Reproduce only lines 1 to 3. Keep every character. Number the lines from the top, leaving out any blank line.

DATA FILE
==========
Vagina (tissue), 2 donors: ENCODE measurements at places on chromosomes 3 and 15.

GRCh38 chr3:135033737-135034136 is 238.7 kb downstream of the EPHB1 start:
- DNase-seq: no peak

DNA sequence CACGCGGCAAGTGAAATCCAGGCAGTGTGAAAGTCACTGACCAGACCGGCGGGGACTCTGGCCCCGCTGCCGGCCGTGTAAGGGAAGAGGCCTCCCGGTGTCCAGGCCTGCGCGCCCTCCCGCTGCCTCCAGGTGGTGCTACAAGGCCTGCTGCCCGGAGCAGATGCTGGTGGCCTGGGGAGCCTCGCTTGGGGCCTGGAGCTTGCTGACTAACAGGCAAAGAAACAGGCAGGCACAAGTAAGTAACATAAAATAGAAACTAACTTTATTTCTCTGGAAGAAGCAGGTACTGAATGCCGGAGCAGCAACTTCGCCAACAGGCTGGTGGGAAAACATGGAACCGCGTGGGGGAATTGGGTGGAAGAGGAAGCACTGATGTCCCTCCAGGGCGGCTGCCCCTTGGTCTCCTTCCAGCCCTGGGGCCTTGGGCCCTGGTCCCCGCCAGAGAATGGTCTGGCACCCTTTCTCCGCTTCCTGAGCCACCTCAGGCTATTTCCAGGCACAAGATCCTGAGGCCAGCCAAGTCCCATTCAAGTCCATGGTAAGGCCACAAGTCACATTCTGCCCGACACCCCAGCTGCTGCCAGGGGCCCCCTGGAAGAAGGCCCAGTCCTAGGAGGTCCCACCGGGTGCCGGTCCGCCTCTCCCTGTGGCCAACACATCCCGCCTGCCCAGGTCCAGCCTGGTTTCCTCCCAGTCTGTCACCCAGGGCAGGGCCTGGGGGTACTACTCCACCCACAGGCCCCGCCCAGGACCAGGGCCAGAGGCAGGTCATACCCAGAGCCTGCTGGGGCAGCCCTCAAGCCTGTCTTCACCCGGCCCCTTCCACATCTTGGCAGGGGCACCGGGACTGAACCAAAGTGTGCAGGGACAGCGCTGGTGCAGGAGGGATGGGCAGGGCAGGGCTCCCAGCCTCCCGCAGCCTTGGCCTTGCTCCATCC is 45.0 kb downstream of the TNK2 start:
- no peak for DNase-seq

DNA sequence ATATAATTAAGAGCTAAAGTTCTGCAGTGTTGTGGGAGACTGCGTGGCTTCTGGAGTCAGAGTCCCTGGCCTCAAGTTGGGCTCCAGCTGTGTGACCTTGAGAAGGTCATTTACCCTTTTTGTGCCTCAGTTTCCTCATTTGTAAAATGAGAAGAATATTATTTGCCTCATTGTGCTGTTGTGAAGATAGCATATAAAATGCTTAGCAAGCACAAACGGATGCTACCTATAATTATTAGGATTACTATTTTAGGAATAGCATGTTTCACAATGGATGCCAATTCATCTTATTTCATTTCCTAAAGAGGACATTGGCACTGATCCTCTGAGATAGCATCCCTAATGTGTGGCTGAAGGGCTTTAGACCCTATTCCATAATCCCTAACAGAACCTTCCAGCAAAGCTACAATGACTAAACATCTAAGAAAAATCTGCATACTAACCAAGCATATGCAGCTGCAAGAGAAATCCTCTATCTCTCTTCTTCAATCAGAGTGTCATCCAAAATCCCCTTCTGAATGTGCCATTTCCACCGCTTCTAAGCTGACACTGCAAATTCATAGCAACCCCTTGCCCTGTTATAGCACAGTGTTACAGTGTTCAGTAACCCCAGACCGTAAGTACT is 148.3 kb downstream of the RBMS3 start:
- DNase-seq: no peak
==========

Vagina (tissue), 2 donors: ENCODE measurements at places on chromosomes 3 and 15.

GRCh38 chr3:135033737-135034136 is 238.7 kb downstream of the EPHB1 start:
- DNase-seq: no peak